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  1. Drivers of geographical patterns of North American language diversityCuelho, Mario Tulio Pacheco - Proceedings of the Royal Society, 2019 - 8 Hypotheses

    The authors examine multiple ecological variables as possible predictors of language diversity in North America using path analysis, mechanistic simulation modelling, and geographically weighted regression. They conclude that many of the variables do not predict language diversity, but rather are mediated by population density. The authors also find that the variables' ability to predict is not universal across the continent, but rather more regional.

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  2. Modernization as changes in cultural complexity: new cross-cultural measurementsDivale, William Tulio - Cross-Cultural Research, 2001 - 2 Hypotheses

    This article considers the consequences of modernization. Factor analysis is used to identify four stages of modernization: 1) changes in education, government, and trade; 2) changes in health, technology, and transportation; 3) changes in family, religion, and toilet; and 4) changes in behavior. The authors then consider five trends they expect to be associated with modernization and test whether they develop over the course of the four stages. Results indicate that these 5 trends—increased cultural complexity, female status, pacification, suicide, and social stress—are associated with only the first and fourth stages.

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  3. Drivers of geographical patterns of North American language diversityCoelho, Marco Túlio Pacheco - Proceedings Royal Society B, 2019 - 3 Hypotheses

    Researchers investigated further into why and how humans speak so many languages across the globe, and why they are spread out unevenly. Using two different path analyses, a Stationary Path analysis and a GWPath, researchers tested the effect of eight different factors on language diversity. Out of the eight variables (river density, topographic complexity, ecoregion richness, temperature and precipitation constancy, climate change velocity, population density, and carrying capacity with group size limits), population density, carrying capacity with group size limit, and ecoregion richness had the strongest direct effects. Overall, the study revealed the role of multiple different mechanisms in shaping language richness patterns. The GWPath showed that not only does the most important predictor of language diversity vary over space, but predictors can also vary in the direction of their effects in different regions. They conclude that there is no universal predictor of language richness.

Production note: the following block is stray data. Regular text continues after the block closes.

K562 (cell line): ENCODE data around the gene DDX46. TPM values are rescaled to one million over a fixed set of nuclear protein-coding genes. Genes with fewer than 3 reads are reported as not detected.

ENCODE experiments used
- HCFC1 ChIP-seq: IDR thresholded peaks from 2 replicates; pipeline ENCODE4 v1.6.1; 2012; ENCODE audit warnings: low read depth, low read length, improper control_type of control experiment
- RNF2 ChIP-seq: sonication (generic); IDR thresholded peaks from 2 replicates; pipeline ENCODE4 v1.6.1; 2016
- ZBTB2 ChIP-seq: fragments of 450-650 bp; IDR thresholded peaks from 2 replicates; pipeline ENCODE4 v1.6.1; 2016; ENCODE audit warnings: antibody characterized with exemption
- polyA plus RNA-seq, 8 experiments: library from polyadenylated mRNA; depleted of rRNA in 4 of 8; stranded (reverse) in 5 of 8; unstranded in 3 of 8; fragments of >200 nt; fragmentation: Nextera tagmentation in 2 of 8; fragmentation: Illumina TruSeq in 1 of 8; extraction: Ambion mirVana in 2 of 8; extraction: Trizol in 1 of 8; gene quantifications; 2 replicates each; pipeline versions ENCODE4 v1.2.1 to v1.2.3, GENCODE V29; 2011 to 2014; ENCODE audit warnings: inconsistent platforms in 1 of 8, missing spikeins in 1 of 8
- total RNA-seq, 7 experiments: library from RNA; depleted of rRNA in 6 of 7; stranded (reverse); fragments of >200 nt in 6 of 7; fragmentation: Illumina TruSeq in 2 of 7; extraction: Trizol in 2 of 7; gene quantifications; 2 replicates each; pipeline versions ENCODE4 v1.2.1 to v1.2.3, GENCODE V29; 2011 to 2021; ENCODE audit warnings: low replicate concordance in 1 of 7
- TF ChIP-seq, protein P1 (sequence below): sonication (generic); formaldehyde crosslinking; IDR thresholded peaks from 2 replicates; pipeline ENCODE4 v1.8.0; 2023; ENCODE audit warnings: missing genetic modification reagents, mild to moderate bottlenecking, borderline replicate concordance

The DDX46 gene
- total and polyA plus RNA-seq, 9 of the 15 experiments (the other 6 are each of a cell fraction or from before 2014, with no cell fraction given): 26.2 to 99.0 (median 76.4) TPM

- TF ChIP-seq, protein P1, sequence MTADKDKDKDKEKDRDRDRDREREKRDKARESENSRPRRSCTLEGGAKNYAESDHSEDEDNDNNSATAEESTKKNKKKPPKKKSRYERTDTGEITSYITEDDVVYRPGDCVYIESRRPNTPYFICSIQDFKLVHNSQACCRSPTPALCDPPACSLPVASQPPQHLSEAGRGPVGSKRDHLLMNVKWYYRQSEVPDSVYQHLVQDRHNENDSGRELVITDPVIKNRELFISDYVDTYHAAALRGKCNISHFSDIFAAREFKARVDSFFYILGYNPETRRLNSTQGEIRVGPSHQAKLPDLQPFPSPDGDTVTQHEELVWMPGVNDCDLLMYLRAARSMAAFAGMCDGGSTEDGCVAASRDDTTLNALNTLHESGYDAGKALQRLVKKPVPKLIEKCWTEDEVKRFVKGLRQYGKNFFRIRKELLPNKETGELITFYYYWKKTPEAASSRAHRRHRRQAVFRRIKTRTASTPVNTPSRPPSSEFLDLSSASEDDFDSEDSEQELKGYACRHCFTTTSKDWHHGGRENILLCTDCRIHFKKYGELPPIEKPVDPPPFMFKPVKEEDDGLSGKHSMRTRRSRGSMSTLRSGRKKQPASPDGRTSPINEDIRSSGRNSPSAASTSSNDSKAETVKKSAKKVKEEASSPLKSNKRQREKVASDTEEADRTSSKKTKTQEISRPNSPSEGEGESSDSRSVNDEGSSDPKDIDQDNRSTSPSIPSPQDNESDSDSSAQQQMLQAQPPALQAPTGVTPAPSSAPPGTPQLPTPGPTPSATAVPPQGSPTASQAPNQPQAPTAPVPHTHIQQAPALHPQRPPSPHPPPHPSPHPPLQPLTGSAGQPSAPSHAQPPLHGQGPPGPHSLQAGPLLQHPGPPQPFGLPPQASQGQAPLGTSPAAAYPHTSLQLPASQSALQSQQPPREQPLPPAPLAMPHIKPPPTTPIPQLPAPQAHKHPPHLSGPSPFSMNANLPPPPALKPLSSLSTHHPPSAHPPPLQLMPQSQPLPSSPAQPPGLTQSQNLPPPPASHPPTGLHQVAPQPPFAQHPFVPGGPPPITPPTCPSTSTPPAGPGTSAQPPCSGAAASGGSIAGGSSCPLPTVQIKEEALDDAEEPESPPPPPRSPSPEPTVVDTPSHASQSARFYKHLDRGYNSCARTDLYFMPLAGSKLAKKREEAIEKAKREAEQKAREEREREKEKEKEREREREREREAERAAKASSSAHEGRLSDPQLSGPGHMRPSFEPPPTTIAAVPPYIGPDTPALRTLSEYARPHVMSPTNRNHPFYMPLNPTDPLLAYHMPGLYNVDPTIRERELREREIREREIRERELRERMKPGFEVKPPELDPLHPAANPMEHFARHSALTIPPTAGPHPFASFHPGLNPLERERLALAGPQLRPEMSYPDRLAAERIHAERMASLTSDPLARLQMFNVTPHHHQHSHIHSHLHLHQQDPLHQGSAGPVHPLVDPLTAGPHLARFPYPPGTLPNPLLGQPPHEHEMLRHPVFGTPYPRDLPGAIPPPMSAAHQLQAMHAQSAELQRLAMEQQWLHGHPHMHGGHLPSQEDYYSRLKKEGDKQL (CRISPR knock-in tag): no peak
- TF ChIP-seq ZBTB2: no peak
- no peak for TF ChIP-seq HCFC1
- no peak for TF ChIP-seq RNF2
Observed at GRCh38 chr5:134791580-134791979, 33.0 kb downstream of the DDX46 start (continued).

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  4. War, peace, and marital residence in pre-industrial societiesDivale, William Tulio - Journal of Conflict Resolution, 1976 - 8 Hypotheses

    This article tests a series of hypotheses differentiating internal warfare and external warfare. Results support the theory that internal warfare is a population control mechanism more common in patrilocal societies, whereas external warfare occurs between two societies, one of which recently migrated and adopted matrilocal residence. Based on these findings, the authors assert that internal warfare can be regulated while external warfare cannot.